Cocktail trends: Moving with the times

Carla Rivera, mixologist for Southern Glazer’s Wine & Spirits, believes bartenders have more influence on trends than even some brands. “Cocktail trends start with bartenders and influencers – people who create great content and can then draw a following. Brands try, but are sometimes one step behind. It really depends on each particular brand and how savvy they are with their marketing and trade engagement. Bartenders, however, have the direct influence on the consumer.”

Kurtis Bosley, group bars manager at Public House Management Group, Sydney, became an influencer on Instagram. He has 43.5k followers on his account (@cocktailsbykurtis) but still believes human interaction is as key as ever to the growth of cocktail trends. “The biggest influences I’ve seen that allow trends to grow are bartenders. They are very much at the forefront when guests come into their space – they interact with them and, in some ways, educate them on what they are drinking at that current time. People are more receptive of this interaction than ever before.”

This interaction creates an acceleration of trend adoption and with bartender social media accounts, consumers now have more access to the industry than ever. But is this helping them become more discerning? Bosley said: “The past three to five years have seen consumers becoming more educated drinkers. On a consistent basis we are seeing the average drinker more knowledgeable than ever when they step inside a bar.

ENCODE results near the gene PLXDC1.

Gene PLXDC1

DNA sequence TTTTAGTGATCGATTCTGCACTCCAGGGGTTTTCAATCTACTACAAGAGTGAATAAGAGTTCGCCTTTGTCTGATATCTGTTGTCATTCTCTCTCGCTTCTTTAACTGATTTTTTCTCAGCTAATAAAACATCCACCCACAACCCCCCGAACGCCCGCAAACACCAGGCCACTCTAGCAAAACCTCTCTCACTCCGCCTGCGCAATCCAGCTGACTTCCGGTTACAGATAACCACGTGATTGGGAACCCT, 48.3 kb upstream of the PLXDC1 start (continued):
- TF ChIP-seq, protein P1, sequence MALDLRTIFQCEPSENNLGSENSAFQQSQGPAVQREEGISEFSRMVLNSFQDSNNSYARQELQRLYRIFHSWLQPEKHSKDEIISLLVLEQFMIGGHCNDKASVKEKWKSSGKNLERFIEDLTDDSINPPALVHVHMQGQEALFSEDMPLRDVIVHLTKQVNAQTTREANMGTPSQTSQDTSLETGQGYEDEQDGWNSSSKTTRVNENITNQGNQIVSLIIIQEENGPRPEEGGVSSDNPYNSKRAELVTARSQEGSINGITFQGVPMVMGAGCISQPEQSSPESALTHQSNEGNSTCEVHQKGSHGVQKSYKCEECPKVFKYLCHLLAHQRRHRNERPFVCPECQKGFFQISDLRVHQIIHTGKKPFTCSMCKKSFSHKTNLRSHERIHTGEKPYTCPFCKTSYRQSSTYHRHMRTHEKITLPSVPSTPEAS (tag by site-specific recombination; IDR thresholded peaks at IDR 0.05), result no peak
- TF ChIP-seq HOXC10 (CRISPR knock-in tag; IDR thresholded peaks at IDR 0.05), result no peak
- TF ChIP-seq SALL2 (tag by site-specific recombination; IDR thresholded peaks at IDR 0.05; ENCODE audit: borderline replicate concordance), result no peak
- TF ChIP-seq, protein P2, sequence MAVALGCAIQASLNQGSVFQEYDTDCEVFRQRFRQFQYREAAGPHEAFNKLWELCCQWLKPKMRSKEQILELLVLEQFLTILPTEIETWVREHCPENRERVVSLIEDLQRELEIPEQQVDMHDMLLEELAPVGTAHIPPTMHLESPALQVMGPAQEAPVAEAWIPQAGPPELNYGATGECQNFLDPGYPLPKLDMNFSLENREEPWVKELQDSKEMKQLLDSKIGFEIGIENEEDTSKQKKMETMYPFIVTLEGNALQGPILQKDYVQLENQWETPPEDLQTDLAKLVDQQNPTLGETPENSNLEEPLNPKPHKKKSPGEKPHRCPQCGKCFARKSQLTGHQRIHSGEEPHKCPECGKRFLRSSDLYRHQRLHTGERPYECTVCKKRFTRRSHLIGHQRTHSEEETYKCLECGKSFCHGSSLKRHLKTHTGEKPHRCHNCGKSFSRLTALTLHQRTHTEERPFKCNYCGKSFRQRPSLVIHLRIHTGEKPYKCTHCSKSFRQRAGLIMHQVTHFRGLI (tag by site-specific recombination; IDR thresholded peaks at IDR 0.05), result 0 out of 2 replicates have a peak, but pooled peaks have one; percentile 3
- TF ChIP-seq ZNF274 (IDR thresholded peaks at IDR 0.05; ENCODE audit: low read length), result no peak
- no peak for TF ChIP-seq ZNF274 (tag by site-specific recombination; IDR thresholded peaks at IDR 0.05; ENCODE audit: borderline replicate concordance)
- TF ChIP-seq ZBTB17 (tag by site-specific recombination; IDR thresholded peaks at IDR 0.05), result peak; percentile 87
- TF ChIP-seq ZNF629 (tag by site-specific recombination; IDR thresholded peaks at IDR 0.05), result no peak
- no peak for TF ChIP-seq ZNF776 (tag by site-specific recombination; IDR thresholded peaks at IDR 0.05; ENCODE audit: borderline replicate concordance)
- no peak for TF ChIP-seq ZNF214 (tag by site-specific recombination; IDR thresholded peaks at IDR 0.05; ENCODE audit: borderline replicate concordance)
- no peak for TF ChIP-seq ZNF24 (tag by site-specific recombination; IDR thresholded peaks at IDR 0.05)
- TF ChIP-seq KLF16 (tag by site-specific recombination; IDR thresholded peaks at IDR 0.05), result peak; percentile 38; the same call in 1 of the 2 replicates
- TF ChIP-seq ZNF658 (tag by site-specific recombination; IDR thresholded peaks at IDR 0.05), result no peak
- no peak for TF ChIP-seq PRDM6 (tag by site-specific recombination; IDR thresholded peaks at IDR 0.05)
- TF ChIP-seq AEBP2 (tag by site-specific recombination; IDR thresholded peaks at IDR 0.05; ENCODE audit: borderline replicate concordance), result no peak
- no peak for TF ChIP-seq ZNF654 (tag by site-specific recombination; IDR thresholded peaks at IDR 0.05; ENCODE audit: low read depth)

“In turn we are seeing more obscure liquids being drunk and bartenders experimenting with more exotic ingredients. Over the past year or so I’ve seen some of the coolest flavour pairings ever – places such as Scout in London and PS40 in Sydney are well ahead of the curve when it comes to this.”

But with the early majority picking up on trends so quickly, brands now have less time to exploit trends we see among innovators and early adopters. So let’s look at the emerging trends now, which will all too quickly be hitting mainstream.

JJ Goodman, owner of LCC says: “I think vodka is on the rise after a long hiatus. This may tie in with the health-conscious folk, given its reduced calories compared to other spirits. But also it’s a great spirit and versatile for mixing. The quality of some of the brands these days is just outstanding.”

So what will we see next year? Ben Branson, founder of non-alcoholic ‘spirit’ Seedlip simply wants to see more of the same: “I hope next year we’ll see more of what happened in 2018, just on a greater and more meaningful scale.

“No and low, increased focus on sustainability, food techniques, flavour and provenance rather than a whole load of new fads.”

Egor Polonskiy, mixologist for Southern Glazer’s, thinks we could see the rise of some niche spirits, along with some continued favourites. “I think bartenders will be mixing more aquavit, sotols, agricoles, navy strength gins, American brandies, as well as low-proof cocktails.”

With such a fast-moving industry, it’s hard to pinpoint exactly what the next cocktail trend will be. But the best bet would be on an innovator starting it, an early adopter sharing it and the rest being up to the majority.